The churches of three nominees for Southern Baptist Convention (SBC) president reflect much of the uniqueness of the SBC, including their giving through the Cooperative Program, baptisms and other facets of church life.
One is a multi-campus church in a robust part of Arkansas led by a pastor who has held numerous SBC leadership positions for two decades. Another is an ethnic congregation in the Washington, D.C., area, whose pastor has been a leader in the SBC’s Korean fellowship. The third is a rural Kentucky church led by a Ph.D. seminary student currently serving as the SBC’s second vice president.
Baptist Press, prior to the election of a new SBC president, traditionally has reported on various measures of church life in the lead-up to the SBC annual meeting. This year’s sessions are next Tuesday and Wednesday in Baltimore.
In addition to information relayed by a church regarding its CP giving and baptisms, it should be noted that no single measure – such as the Annual Church Profile or the records of a church’s state convention – provides a full picture of each church’s commitment to missions-oriented stewardship. The Annual Church Profile (ACP) is a largely self-reported database collected by the state conventions and compiled by LifeWay Research.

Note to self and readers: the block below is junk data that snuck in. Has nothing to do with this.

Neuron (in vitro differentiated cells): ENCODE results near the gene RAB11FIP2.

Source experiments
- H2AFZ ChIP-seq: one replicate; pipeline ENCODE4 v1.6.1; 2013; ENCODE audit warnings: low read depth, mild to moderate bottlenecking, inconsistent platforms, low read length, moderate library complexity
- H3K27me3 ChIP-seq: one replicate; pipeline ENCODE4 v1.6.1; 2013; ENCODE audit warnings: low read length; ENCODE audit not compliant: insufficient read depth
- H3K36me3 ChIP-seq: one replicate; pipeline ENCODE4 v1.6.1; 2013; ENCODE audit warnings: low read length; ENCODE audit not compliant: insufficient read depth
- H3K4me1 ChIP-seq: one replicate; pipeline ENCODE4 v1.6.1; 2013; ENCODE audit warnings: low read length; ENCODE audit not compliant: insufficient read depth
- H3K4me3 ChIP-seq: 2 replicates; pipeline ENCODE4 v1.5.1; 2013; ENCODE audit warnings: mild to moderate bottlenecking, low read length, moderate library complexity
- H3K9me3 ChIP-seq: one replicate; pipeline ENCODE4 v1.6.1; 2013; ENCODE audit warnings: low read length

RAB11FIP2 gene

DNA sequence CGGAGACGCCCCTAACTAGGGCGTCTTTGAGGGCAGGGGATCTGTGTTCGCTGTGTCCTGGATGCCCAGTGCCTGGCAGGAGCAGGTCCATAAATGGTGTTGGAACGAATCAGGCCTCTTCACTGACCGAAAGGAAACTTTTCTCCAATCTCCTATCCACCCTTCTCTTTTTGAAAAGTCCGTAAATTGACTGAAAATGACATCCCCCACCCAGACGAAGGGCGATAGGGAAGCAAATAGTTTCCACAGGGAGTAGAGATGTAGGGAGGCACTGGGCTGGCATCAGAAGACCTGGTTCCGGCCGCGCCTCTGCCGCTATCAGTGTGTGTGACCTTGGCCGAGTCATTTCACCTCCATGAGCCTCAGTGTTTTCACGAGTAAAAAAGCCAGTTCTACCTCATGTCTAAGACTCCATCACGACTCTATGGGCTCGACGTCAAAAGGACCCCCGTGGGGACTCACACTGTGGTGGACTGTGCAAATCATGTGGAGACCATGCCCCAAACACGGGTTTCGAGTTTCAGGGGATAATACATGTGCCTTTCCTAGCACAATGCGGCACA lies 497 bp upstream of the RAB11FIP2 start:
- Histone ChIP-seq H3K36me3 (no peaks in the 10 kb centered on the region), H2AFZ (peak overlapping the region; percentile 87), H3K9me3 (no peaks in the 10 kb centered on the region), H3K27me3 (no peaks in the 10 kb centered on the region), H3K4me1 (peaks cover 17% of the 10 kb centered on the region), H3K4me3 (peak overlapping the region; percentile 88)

Among various complicating factors:
Different fiscal years often are used by a church or state convention compared to the ACP’s fiscal year of Oct. 1-Sept. 30. The CP giving and baptisms a church may report for a calendar year, for example, may be recorded quite differently by the ACP or a state convention in a different fiscal year. Also, some state conventions adjust their ACP reports of a church’s gifts to the convention’s fiscal year while other conventions do not make such adjustments.